Grow a ZFS Partition on Areca Hardware RAID

I have a server with an Areca RAID card with two RAID1 Mirrors. The first mirror is made up of 2x 80GB SATA disks for the OS. The second mirror is made up of 2x 500GB disks for the data. The data disks have 1 partition on them as /dev/da1s1 and is a ZFS filesystem mounted as /opt. This was fine for a few months, until I started getting tight on space in /opt. As many of you know, when a ZFS filesystem is low on space the performance turns really poor. So as soon as I recieved the warning from Nagios I ordered 2x 2TB disks to replace the 2x 500GB.

When the disks arrived I swapped them out one by one and let the RAID rebuild after each swap. Monitoring the entire process with the Areca cli64 tool. When the machine was running off the new 2TB disks, I rebooted and entired the Areca RAID Bios. In the Areca BIOS it saw the new disks, but the RAID Set was still only 500GB. So I picked the `Rescue RAID Set' option and entered the following command to tell it to resize:

RESETCAPACITY Raid Set # 01

After this runs and the recompute is done, it will reinit the array. I choose the `Foreground Initilization' option and it took 4 or more hours to reinit. Following that I rebooted to make sure the OS saw the correct size (I do not know if this is required or not).

Looking at the partition with gpart I saw this:

# gpart show da1
  =>        63  3906249606  da1  MBR  (1.8T)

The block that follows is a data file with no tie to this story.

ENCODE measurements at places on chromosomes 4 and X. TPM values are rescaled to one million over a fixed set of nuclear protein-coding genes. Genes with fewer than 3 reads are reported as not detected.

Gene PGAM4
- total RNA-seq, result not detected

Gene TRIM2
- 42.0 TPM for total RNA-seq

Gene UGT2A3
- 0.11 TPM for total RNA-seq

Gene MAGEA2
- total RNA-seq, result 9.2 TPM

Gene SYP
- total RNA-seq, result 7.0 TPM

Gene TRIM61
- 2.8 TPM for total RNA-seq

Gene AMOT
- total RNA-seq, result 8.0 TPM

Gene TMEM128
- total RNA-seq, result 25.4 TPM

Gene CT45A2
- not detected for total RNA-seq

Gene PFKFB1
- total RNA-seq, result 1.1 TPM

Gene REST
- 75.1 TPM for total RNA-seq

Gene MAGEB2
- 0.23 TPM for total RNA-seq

63   976559157    1  freebsd  [active]  (466G)
  976559220  2929690449       - free -  (1.4T)

Then I attempted to resize the partition:

# gpart resize -i 1 da1
gpart: Device busy

So I rebooted in single user to resize the partition with (this requires FreeBSD 8.2):

# gpart resize -i 1 da1

Which was successful and gave me:

# gpart show da1
  =>        63  3906249606  da1  MBR  (1.8T)
            63  3906249606    1  freebsd  [active]  (1.8T)

Now we set the slice size to be the same as the partition size shown in from `gpart show' above, using bsdlabel:

# bsdlabel -e /dev/da1s1

And set the size for the c and d partitions and save and quit:

# /dev/da1s1:
8 partitions:
#        size   offset    fstype   [fsize bsize bps/cpg]
  c: 3906249606        0    unused        0     0         # "raw" part, don't edit
  d: 3906249606        0    4.2BSD     2048 16384 28528

Reboot back into multiuser mode and df shows the new file system size:

# df -h /opt/
Filesystem    Size    Used   Avail Capacity  Mounted on
opt           1.8T    397G    1.4T    22%    /opt

ZFS on import/export, which happens on boot, automatically discovers the new size and expands to use it. So that is one less thing we have to worry about.